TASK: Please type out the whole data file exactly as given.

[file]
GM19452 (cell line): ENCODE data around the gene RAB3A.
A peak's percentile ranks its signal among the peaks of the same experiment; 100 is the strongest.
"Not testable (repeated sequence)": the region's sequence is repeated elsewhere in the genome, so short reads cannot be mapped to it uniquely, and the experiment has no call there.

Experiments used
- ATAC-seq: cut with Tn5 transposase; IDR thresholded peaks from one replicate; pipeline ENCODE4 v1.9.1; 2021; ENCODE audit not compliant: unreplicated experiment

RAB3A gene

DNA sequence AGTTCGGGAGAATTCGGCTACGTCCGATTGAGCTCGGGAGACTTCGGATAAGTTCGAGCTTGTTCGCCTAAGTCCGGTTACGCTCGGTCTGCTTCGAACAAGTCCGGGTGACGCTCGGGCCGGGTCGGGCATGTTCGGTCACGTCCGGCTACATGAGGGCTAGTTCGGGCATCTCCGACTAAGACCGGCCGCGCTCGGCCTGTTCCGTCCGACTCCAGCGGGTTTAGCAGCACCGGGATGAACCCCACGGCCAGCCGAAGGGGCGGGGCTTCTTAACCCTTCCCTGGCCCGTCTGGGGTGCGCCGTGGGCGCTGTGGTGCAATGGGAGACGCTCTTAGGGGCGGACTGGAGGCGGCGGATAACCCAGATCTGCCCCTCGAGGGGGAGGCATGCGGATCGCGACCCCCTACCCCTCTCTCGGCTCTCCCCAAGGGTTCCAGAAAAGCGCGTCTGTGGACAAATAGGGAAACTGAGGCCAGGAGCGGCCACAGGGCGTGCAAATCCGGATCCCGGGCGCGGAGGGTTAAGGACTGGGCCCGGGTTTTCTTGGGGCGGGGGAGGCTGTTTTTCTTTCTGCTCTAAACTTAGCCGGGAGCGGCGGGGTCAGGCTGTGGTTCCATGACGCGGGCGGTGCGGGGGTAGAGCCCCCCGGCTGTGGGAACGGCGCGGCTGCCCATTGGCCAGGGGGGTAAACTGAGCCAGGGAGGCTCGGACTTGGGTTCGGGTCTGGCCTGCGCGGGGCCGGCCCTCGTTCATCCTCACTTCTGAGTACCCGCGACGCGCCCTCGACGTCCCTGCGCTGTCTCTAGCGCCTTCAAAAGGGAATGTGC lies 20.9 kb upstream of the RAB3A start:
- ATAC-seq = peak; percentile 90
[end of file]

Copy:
GM19452 (cell line): ENCODE data around the gene RAB3A.
A peak's percentile ranks its signal among the peaks of the same experiment; 100 is the strongest.
"Not testable (repeated sequence)": the region's sequence is repeated elsewhere in the genome, so short reads cannot be mapped to it uniquely, and the experiment has no call there.

Experiments used
- ATAC-seq: cut with Tn5 transposase; IDR thresholded peaks from one replicate; pipeline ENCODE4 v1.9.1; 2021; ENCODE audit not compliant: unreplicated experiment

RAB3A gene

DNA sequence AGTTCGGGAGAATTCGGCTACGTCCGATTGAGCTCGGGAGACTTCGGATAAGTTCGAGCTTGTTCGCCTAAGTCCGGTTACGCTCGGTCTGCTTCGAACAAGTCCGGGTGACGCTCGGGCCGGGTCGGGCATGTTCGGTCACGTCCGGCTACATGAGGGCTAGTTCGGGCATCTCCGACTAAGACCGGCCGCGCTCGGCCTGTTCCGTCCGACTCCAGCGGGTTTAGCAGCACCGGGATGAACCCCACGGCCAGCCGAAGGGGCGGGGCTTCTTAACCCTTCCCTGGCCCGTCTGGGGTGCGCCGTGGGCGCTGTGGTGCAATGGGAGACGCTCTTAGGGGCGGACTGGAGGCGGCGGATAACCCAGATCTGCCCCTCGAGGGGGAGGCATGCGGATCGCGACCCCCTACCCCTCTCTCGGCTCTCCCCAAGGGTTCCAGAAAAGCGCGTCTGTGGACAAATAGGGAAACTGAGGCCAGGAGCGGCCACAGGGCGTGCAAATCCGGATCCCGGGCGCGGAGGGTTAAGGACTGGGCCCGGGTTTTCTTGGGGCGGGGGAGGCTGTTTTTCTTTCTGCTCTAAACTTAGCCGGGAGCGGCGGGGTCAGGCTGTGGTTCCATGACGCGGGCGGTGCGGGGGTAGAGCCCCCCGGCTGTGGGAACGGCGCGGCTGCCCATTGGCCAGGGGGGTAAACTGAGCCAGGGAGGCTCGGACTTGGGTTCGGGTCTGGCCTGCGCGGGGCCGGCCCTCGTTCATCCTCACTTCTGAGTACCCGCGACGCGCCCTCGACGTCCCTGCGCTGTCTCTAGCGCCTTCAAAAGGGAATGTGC lies 20.9 kb upstream of the RAB3A start:
- ATAC-seq = peak; percentile 90